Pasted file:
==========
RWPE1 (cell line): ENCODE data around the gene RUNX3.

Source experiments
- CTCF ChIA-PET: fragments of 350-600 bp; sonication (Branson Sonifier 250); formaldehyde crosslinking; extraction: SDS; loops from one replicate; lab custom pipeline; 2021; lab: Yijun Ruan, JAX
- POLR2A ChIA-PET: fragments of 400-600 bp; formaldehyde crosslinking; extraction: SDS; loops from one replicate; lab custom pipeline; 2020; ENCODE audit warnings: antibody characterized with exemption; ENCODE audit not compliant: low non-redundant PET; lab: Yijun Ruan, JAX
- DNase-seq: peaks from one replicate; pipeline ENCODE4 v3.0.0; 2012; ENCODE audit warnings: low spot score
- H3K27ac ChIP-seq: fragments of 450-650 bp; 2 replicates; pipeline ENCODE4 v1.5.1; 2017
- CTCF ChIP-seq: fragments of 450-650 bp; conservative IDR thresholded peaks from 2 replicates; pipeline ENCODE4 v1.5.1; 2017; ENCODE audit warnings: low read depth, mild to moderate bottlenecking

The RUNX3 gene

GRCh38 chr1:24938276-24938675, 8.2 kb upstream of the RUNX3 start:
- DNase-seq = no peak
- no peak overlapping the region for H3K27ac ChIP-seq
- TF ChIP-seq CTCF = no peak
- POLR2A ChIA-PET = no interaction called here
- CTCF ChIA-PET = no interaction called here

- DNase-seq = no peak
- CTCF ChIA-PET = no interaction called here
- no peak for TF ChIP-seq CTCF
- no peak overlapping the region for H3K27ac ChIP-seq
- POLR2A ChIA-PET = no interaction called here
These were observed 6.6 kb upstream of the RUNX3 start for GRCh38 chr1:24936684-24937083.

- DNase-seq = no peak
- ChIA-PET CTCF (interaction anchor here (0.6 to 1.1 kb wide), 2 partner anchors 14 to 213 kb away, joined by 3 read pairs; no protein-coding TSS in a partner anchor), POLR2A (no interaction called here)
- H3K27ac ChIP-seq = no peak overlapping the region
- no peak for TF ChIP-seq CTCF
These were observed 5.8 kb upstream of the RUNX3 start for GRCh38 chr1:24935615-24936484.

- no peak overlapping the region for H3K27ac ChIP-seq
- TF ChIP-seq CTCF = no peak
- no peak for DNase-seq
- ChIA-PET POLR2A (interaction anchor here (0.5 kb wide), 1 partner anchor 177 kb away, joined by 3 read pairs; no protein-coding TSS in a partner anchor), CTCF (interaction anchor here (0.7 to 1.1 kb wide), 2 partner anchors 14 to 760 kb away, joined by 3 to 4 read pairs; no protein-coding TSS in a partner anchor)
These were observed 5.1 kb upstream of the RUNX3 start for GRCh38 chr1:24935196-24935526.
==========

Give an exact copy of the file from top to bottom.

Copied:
RWPE1 (cell line): ENCODE data around the gene RUNX3.

Source experiments
- CTCF ChIA-PET: fragments of 350-600 bp; sonication (Branson Sonifier 250); formaldehyde crosslinking; extraction: SDS; loops from one replicate; lab custom pipeline; 2021; lab: Yijun Ruan, JAX
- POLR2A ChIA-PET: fragments of 400-600 bp; formaldehyde crosslinking; extraction: SDS; loops from one replicate; lab custom pipeline; 2020; ENCODE audit warnings: antibody characterized with exemption; ENCODE audit not compliant: low non-redundant PET; lab: Yijun Ruan, JAX
- DNase-seq: peaks from one replicate; pipeline ENCODE4 v3.0.0; 2012; ENCODE audit warnings: low spot score
- H3K27ac ChIP-seq: fragments of 450-650 bp; 2 replicates; pipeline ENCODE4 v1.5.1; 2017
- CTCF ChIP-seq: fragments of 450-650 bp; conservative IDR thresholded peaks from 2 replicates; pipeline ENCODE4 v1.5.1; 2017; ENCODE audit warnings: low read depth, mild to moderate bottlenecking

The RUNX3 gene

GRCh38 chr1:24938276-24938675, 8.2 kb upstream of the RUNX3 start:
- DNase-seq = no peak
- no peak overlapping the region for H3K27ac ChIP-seq
- TF ChIP-seq CTCF = no peak
- POLR2A ChIA-PET = no interaction called here
- CTCF ChIA-PET = no interaction called here

- DNase-seq = no peak
- CTCF ChIA-PET = no interaction called here
- no peak for TF ChIP-seq CTCF
- no peak overlapping the region for H3K27ac ChIP-seq
- POLR2A ChIA-PET = no interaction called here
These were observed 6.6 kb upstream of the RUNX3 start for GRCh38 chr1:24936684-24937083.

- DNase-seq = no peak
- ChIA-PET CTCF (interaction anchor here (0.6 to 1.1 kb wide), 2 partner anchors 14 to 213 kb away, joined by 3 read pairs; no protein-coding TSS in a partner anchor), POLR2A (no interaction called here)
- H3K27ac ChIP-seq = no peak overlapping the region
- no peak for TF ChIP-seq CTCF
These were observed 5.8 kb upstream of the RUNX3 start for GRCh38 chr1:24935615-24936484.

- no peak overlapping the region for H3K27ac ChIP-seq
- TF ChIP-seq CTCF = no peak
- no peak for DNase-seq
- ChIA-PET POLR2A (interaction anchor here (0.5 kb wide), 1 partner anchor 177 kb away, joined by 3 read pairs; no protein-coding TSS in a partner anchor), CTCF (interaction anchor here (0.7 to 1.1 kb wide), 2 partner anchors 14 to 760 kb away, joined by 3 to 4 read pairs; no protein-coding TSS in a partner anchor)
These were observed 5.1 kb upstream of the RUNX3 start for GRCh38 chr1:24935196-24935526.